If you’ve ever had a website or are looking to build a new one, you’ve probably heard the acronyms SEO and SEM thrown around. It can be confusing trying to differentiate the two. Each provide distinct benefits in the promotion of your website.

Understanding the differences between the two is vital to determining how to allocate your marketing budget and resources.

In this post, we’ll help clear up the confusion with some frequently asked questions we hear all the time.

What is SEO?

SEO or “Search Engine Optimisation” is the process of optimising your website for the sole purpose of getting exposure and traffic through search engines such as Google.

Google is an ever-evolving search engine that is constantly changing. There are two key pillars of SEO that marketers focus on, ‘On-Page’ and ‘Off-Page’ optimisation.

What’s the difference between ‘On-Page’ and ‘Off-Page’?

On-Page SEO relates to how well your website’s content is presented to search engines and includes:

  • Friendly URL’s – Making sure your page URLs are short and keyword rich.
  • Engaging your visitors with images, videos and diagrams to reduce bounce rates and increase time on your site.
  • Ensuring your website is responsive (adapts to the screen size) and is optimised for a range of different devices such as mobiles, tablets and desktops.
  • The use of social sharing buttons throughout your website. It doesn’t play a vital role in ranking your website but more people sharing your content means more people viewing your website.
  • Long and engaging content – Google prefers rich and engaging content and a good rule of thumb is around 1000 words per blog article – This also helps keep your visitors on your website.

Off-Page SEO refers to activities that you can do OFF your website to help you rank higher in Google and includes:

  • Inbound links – Other websites that have a link to your website is a ‘thumbs-up’ to Google that your website has content that is relevant to your market.
  • Social media engagement – A strong social media engagement with your customers can influence how search engines perceive your business and what value your content brings.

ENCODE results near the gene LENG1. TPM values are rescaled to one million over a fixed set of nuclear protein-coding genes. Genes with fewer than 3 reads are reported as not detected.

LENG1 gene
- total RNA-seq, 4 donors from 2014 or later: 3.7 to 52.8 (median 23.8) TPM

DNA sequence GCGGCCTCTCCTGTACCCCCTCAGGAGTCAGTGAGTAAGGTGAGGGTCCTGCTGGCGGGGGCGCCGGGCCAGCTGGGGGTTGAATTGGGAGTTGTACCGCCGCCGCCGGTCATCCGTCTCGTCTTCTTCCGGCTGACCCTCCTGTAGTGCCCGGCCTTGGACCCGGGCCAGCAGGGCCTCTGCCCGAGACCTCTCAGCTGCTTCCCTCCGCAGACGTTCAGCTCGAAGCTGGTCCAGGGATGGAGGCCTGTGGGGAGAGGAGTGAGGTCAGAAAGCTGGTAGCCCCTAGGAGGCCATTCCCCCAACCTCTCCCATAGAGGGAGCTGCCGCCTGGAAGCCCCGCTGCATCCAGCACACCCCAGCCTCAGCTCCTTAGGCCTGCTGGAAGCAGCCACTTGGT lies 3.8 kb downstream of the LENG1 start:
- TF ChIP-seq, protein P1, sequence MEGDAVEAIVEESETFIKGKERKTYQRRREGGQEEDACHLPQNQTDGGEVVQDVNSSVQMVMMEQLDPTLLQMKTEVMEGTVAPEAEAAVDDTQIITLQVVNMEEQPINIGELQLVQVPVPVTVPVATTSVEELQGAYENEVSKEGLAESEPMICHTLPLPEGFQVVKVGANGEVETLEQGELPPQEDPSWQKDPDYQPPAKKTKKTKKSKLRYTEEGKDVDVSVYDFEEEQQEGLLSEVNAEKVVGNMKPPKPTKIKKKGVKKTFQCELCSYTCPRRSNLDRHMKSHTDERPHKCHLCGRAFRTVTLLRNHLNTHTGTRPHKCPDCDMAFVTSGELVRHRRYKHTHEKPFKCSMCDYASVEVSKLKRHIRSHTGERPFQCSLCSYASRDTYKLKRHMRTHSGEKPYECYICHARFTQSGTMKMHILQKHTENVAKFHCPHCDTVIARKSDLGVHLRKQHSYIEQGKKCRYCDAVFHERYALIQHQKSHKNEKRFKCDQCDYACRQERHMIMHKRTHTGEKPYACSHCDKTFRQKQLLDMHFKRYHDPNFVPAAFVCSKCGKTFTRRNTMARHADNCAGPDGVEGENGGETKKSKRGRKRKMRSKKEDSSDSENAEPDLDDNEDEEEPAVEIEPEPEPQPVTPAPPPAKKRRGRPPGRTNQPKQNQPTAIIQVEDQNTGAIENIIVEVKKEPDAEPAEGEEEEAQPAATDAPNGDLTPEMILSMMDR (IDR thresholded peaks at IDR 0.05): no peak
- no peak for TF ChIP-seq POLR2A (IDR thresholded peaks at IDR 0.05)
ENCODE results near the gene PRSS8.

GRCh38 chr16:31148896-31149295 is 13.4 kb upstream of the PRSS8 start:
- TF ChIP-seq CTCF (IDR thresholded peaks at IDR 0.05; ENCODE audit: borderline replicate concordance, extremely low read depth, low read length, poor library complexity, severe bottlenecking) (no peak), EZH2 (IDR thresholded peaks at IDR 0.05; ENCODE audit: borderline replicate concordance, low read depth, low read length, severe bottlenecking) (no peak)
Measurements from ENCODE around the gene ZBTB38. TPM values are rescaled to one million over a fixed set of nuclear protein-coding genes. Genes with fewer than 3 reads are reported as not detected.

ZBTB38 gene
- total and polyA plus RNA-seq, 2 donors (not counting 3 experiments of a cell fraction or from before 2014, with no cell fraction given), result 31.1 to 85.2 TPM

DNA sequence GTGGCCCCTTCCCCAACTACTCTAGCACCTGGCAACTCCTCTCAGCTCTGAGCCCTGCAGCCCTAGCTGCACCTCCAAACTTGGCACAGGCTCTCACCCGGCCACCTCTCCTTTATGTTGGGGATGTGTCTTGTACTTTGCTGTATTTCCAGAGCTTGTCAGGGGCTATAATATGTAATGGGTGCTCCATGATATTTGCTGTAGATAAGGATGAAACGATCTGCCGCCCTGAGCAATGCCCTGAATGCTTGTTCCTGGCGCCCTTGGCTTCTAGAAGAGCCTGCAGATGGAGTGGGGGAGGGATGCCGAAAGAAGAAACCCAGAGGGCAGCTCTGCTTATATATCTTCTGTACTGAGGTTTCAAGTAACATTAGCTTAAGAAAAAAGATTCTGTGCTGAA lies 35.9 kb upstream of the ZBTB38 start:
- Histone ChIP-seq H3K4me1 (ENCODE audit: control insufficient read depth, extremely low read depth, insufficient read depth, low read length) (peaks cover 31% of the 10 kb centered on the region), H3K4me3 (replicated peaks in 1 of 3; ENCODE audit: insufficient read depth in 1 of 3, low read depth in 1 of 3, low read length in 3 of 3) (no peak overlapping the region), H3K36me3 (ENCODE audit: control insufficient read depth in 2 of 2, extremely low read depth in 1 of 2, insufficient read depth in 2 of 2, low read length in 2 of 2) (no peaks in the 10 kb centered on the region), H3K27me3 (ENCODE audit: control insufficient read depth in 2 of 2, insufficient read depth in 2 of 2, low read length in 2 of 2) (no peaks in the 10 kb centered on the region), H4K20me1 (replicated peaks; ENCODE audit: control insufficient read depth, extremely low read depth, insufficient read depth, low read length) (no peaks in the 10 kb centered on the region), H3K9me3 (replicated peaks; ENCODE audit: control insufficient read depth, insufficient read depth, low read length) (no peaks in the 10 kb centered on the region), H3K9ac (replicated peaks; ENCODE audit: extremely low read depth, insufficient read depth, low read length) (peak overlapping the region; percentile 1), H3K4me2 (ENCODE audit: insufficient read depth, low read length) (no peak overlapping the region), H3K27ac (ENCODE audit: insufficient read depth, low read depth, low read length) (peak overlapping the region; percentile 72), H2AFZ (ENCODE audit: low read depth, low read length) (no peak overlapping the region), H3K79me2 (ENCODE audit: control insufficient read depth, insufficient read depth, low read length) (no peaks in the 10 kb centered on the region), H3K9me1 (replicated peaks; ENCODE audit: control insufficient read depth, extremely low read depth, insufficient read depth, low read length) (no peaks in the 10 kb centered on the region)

• Online reviews – Customer reviews on websites like Google, Yelp & Facebook shows to search engines that your business is well established and your customers have good things to say about you.

What is SEM?

SEM or “Search Engine Marketing” is paid advertising used to increase your presence in search engines. With millions of businesses looking to get noticed online, it is one of the most effective ways to grow your business in such a competitive landscape.

Think of SEM the same way you would a newspaper – ‘Businesses will pay to place an advertisement in your local newspaper to promote a particular product or service.’ The same principle is used with online paid advertising (Search Engine Marketing) to help increase the chance of people seeing your website.

Search Engine Marketing involves using several different methods for promoting your business online.

Pay Per Click is by far the most popular way of advertising and is an effective way to get your business noticed instantly, using specific keywords targeted towards your business. This advertising appears in search results when your visitors search for a particular product or service that match those keywords.

What will work best for my website?

There’s a lot of debate in the online marketing world in regards to whether one is better than the other.

SEO and SEM are both critical parts of any digital marketing strategy if you want to maximise your potential leads and sales. A balance of the two will generally give you the best outcome for your website.

Here’s a quick guide to identify what marketing strategies will give you the best value for your business:

  • If you are just getting started in the digital space, focus on building your website with the fundamental elements of SEO then move your efforts to SEM. SEO takes a bit of time to kick into gear.
  • If your website is established and converting (getting you customers) but you just don’t have enough traffic coming in, a SEM campaign would give you instant results. You should still allocate some resources to SEO as a long term investment.
  • If you have a good amount of incoming traffic coming to your website but those visitors are not converting into sales, focus on SEO. In particular, optimising for more specific phrases that will attract the precise customer you want.

Why does any of this matter?

Understanding how the two complement each other is the key to figuring out how your business can adapt and grow in the digital space.

There’s no one size fit’s all approach to growing your business online, and a planned approach that utilises both a mix of SEO and SEM strategies will give you the best chance of converting your traffic into sales.

There are pros and cons to both SEO and SEM but at the end of the day all you really want is to get your website noticed and clicked on, whether that’s through higher page rankings or paid advertising.

Now that you have a clearer understanding of the two, you’ll be able to make smarter decisions about what may work best for your business to help produce the results you want.

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